Alternatives are emerging in J&K’s political landscape

National Conference and Congress MLA's protest inside the J&K Legislative assembly during the budget session in Jammu on Wednesday. PTI

Ever since the regional People’s Democratic Party (PDP) lost power in June last year, it has been facing a revolt from within and the party seems to be in total disarray ahead of the crucial assembly and Lok Sabha polls. Prominent and senior leaders, including former ministers and legislators, have defected from the floundering party in the last seven months.

As high-profile leaders were defecting the Mehbooba Mufti-led party for greener pastures, the PDP suddenly decided to expel former finance minister Altaf Bukhari for “anti-party activities.” A businessman-turned-politician, Bukhari is seen as an overzealous leader whose ambitions to continue in power didn’t end even after the collapse of the PDP-BJP alliance in June. 

There were serious differences between Bukhari and the PDP leadership, especially Mehbooba. In the last party meeting in December, Bukhari had reportedly warned the party chief of quitting if his demand of removing some “political sycophants” around Mehbooba was not heeded. Bukhari had reportedly expressed the feelings of some disgruntled leaders in the meeting by describing the party as one that had transformed into a ‘Family Democratic Party’ that caters only to the interests of a small coterie and not for leaders who wanted to work for the state.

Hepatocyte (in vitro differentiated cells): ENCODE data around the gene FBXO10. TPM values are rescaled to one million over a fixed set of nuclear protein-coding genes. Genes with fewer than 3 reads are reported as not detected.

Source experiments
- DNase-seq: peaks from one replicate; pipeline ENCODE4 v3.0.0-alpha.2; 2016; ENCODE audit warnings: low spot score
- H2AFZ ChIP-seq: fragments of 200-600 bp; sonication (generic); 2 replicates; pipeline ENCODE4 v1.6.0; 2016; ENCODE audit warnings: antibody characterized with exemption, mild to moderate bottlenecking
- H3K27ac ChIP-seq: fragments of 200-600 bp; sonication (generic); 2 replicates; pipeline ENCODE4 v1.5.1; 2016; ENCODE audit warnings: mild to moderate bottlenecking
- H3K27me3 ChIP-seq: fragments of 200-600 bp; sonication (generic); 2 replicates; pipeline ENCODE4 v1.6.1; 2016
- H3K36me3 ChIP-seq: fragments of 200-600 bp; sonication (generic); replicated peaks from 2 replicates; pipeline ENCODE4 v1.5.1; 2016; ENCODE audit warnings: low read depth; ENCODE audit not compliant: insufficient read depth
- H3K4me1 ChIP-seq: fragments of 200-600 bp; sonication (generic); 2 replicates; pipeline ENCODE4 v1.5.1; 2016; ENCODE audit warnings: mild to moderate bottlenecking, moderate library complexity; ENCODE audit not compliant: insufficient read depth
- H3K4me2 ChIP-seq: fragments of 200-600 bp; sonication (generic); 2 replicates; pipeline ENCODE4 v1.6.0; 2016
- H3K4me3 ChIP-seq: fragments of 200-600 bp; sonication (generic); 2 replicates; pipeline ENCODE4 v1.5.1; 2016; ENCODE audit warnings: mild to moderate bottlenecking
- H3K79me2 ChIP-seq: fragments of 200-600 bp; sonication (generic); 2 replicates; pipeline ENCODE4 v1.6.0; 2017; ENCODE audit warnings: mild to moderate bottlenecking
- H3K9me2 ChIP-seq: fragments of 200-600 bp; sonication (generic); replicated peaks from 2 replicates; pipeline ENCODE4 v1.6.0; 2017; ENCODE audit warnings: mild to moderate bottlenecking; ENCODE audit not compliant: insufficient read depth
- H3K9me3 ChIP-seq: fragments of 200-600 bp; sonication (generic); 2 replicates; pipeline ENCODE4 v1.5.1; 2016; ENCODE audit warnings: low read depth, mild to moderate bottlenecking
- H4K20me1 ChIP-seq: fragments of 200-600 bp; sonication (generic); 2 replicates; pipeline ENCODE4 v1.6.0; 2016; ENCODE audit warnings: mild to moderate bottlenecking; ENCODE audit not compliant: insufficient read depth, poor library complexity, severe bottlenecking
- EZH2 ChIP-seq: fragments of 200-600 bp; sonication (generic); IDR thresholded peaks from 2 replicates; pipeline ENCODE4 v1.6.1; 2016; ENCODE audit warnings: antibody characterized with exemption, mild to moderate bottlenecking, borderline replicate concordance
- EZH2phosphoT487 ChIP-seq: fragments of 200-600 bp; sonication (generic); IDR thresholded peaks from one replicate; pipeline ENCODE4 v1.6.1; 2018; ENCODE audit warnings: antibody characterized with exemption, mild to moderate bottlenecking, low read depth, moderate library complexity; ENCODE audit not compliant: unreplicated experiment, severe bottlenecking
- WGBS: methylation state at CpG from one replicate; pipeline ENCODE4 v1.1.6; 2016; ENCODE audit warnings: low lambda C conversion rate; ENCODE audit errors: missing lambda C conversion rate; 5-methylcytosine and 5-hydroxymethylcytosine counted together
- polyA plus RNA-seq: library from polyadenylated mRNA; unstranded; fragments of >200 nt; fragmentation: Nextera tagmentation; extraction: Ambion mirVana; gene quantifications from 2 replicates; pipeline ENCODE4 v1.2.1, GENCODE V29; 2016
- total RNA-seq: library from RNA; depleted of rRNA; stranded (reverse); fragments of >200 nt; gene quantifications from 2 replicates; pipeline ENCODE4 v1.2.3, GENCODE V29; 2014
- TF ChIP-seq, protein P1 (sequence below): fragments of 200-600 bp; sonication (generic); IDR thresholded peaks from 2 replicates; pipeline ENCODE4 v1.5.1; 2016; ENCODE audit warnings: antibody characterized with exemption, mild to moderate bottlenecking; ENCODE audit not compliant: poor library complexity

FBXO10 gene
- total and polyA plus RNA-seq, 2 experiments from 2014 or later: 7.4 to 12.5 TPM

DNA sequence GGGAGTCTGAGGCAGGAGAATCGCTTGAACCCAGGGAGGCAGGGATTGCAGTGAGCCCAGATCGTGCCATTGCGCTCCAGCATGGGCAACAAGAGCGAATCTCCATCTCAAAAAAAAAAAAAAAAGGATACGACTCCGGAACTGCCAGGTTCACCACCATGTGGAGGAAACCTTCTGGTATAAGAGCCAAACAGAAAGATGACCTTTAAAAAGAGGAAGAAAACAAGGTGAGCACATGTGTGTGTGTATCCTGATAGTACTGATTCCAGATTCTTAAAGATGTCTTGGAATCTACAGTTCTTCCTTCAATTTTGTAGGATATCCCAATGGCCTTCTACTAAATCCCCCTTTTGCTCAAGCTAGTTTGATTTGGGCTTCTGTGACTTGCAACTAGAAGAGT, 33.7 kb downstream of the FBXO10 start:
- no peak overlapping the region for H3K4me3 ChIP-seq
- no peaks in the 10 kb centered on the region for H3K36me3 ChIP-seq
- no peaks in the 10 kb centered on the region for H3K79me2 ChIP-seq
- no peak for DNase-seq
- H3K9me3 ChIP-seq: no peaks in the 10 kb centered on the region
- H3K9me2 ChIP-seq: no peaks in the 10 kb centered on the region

When the PDP and its arch rival National Conference (NC) came together on November 19 last year to form the government in the state with the help of Congress, to checkmate the BJP, Bukhari emerged as a consensus candidate for chief minister. However, for Mehbooba, he happened to be the same “bad bishop” who was once accused of trying to dethrone the queen after the death of her father Mufti Mohammad Sayeed in January 2016. 

If grapevine in Srinagar is to be believed, Bukhari is in the process of forming his own party, which may take a final shape before elections. There are rumours that Bukhari, his close relative and senior PDP leader Dilawar Mir and two other former MLAs — Hakeem Mohammad Yaseen and Ghulam Hassan Mir — are coming together to form a new group. The players in this group are known for toppling the NC government led by Farooq Abdullah in 1984 with the help of the then Indira Gandhi government in Delhi.

Come elections and Bukhari, with the support of his friends, should manage to win at least 4-5 seats in the Valley. And already, BJP-ally People’s Conference (PC), headed by separatist-turned mainstream leader Sajjad Lone, is challenging Kashmir’s oldest regional party, the NC, by bringing together some of the disgruntled leaders deserting the PDP. In the 2014 elections, Lone had two MLAs in the 87-member J&K Assembly. The possibility of his emergence as a leader and the PC as an alternative to the NC and the PDP has unnerved those who got the reins of the state from their fathers. Lone, too, is expected to improve his seat tally and win 4-5 seats.